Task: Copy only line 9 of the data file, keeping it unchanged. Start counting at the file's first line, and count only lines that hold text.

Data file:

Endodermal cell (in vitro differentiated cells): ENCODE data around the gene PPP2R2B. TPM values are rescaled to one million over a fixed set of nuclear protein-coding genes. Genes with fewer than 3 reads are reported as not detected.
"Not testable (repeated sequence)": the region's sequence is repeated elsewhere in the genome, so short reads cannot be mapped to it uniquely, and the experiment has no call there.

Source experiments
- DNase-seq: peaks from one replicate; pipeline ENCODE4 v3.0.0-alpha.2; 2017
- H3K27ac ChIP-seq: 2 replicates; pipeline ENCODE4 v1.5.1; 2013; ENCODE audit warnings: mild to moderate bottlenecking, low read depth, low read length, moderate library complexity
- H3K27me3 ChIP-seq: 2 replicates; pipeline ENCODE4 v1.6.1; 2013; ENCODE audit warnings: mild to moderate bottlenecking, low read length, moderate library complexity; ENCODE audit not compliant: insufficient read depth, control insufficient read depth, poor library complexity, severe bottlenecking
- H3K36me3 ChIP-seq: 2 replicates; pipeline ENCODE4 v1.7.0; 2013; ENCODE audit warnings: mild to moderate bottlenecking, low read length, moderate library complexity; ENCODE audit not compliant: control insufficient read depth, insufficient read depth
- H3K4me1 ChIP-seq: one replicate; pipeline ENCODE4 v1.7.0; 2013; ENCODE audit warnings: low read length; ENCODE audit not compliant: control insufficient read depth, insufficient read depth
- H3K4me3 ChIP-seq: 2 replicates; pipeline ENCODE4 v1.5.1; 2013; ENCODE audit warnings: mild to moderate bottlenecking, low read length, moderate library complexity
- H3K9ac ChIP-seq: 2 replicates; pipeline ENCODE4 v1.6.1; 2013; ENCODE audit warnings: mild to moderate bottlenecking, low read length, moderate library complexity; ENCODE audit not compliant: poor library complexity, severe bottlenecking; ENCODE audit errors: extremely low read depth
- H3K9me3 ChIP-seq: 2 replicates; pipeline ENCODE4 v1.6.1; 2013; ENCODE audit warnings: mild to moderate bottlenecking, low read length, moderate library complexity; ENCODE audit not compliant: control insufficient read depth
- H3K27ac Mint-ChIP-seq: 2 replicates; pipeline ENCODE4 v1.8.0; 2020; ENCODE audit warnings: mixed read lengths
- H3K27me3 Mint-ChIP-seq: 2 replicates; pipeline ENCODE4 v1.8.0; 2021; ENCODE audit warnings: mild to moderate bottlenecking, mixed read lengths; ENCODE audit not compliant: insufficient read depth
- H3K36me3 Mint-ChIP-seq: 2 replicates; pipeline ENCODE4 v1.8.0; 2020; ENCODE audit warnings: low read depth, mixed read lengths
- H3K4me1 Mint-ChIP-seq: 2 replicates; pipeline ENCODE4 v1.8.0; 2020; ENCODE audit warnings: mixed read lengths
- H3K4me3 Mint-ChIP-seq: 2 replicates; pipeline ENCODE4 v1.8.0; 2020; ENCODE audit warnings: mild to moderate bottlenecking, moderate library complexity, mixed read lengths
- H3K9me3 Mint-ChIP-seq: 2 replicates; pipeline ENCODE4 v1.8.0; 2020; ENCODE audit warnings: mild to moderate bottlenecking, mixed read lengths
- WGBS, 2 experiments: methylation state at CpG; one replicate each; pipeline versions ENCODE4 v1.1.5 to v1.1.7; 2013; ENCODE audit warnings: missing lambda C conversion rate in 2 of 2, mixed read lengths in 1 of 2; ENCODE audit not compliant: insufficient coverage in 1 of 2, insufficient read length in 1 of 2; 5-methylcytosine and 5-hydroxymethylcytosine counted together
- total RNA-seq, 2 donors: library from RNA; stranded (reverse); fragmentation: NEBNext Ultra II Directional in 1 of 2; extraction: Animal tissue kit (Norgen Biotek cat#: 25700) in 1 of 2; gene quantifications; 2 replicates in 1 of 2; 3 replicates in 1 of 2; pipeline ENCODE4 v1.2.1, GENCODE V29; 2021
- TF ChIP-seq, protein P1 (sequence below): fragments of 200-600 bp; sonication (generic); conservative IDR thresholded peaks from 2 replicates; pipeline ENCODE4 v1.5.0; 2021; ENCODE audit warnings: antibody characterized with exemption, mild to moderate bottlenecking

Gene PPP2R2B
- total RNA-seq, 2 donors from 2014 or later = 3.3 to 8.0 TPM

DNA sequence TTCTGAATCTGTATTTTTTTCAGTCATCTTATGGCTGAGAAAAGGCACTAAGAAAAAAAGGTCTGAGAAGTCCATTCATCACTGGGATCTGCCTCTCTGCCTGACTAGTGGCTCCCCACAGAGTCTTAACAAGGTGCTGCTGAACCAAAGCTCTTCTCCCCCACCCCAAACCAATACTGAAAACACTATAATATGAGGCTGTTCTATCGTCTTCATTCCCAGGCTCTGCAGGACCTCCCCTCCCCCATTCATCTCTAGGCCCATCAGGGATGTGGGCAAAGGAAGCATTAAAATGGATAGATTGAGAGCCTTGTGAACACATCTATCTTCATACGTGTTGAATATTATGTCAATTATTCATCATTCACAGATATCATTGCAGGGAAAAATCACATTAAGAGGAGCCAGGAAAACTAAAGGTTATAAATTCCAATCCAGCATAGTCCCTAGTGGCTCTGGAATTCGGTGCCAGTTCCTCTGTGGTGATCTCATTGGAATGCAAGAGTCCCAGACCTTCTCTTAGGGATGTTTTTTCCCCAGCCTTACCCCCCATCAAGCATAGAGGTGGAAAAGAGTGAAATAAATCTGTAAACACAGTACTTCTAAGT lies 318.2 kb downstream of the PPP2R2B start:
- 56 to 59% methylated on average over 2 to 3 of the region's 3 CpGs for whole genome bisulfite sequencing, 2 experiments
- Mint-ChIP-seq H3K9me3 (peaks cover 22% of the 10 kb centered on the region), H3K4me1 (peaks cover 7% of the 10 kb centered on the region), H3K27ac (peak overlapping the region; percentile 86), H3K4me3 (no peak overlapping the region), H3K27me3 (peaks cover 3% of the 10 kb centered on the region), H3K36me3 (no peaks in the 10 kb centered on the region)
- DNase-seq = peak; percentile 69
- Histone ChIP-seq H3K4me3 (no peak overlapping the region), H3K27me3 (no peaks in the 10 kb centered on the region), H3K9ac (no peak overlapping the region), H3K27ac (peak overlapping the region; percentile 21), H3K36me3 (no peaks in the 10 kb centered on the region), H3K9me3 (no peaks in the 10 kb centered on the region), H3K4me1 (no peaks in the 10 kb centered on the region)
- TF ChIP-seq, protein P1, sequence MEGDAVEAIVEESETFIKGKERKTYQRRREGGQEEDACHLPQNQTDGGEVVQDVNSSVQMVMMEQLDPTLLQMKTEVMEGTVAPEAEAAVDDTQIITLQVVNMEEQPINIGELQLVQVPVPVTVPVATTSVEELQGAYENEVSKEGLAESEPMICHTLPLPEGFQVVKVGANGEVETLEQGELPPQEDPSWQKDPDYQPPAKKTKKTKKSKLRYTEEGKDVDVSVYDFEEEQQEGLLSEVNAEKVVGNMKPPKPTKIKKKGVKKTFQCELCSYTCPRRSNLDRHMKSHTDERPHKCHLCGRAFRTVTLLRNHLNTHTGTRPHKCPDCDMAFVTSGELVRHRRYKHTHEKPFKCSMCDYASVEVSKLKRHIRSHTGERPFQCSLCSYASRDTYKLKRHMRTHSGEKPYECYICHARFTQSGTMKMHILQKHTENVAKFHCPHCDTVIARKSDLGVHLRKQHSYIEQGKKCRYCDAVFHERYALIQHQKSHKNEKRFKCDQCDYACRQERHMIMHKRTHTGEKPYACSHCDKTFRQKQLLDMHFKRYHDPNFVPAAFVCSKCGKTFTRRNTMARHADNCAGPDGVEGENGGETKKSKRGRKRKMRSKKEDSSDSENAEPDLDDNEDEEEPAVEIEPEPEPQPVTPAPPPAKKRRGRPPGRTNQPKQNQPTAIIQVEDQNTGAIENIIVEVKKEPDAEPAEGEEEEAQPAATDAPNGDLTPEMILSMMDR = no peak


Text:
- H3K4me3 ChIP-seq: 2 replicates; pipeline ENCODE4 v1.5.1; 2013; ENCODE audit warnings: mild to moderate bottlenecking, low read length, moderate library complexity